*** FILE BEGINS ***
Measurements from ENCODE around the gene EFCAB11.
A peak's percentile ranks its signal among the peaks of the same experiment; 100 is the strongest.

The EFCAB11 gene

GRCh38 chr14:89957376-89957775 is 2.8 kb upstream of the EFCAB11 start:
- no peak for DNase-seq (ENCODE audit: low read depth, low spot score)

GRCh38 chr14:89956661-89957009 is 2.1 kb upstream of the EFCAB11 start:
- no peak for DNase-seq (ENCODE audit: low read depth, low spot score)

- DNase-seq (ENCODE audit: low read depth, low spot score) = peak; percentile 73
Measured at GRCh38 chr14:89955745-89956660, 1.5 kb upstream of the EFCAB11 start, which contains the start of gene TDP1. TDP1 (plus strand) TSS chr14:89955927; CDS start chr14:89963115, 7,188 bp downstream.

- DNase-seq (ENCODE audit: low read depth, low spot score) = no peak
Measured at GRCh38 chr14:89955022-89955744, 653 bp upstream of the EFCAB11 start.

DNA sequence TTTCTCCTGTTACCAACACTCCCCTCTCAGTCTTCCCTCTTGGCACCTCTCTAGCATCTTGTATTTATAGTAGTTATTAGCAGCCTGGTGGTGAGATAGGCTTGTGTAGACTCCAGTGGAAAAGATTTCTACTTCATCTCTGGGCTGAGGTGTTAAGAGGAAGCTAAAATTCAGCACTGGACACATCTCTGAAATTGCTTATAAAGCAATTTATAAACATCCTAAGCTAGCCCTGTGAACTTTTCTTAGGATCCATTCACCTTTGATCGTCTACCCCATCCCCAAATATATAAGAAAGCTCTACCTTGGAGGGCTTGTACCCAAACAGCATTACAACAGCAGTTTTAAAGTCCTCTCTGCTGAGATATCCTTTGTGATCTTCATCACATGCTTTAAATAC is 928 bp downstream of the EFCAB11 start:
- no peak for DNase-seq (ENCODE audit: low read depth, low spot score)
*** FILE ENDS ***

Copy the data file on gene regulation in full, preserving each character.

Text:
Measurements from ENCODE around the gene EFCAB11.
A peak's percentile ranks its signal among the peaks of the same experiment; 100 is the strongest.

The EFCAB11 gene

GRCh38 chr14:89957376-89957775 is 2.8 kb upstream of the EFCAB11 start:
- no peak for DNase-seq (ENCODE audit: low read depth, low spot score)

GRCh38 chr14:89956661-89957009 is 2.1 kb upstream of the EFCAB11 start:
- no peak for DNase-seq (ENCODE audit: low read depth, low spot score)

- DNase-seq (ENCODE audit: low read depth, low spot score) = peak; percentile 73
Measured at GRCh38 chr14:89955745-89956660, 1.5 kb upstream of the EFCAB11 start, which contains the start of gene TDP1. TDP1 (plus strand) TSS chr14:89955927; CDS start chr14:89963115, 7,188 bp downstream.

- DNase-seq (ENCODE audit: low read depth, low spot score) = no peak
Measured at GRCh38 chr14:89955022-89955744, 653 bp upstream of the EFCAB11 start.

DNA sequence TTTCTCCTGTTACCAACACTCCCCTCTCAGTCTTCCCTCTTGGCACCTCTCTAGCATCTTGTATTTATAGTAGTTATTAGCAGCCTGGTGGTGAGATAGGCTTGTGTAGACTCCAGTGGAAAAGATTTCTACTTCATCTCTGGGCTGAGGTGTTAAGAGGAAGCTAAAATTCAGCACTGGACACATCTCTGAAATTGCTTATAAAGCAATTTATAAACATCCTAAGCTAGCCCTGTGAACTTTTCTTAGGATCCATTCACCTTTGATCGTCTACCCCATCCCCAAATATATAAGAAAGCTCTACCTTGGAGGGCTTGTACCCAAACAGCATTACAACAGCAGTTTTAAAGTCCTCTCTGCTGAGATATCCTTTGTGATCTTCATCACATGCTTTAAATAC is 928 bp downstream of the EFCAB11 start:
- no peak for DNase-seq (ENCODE audit: low read depth, low spot score)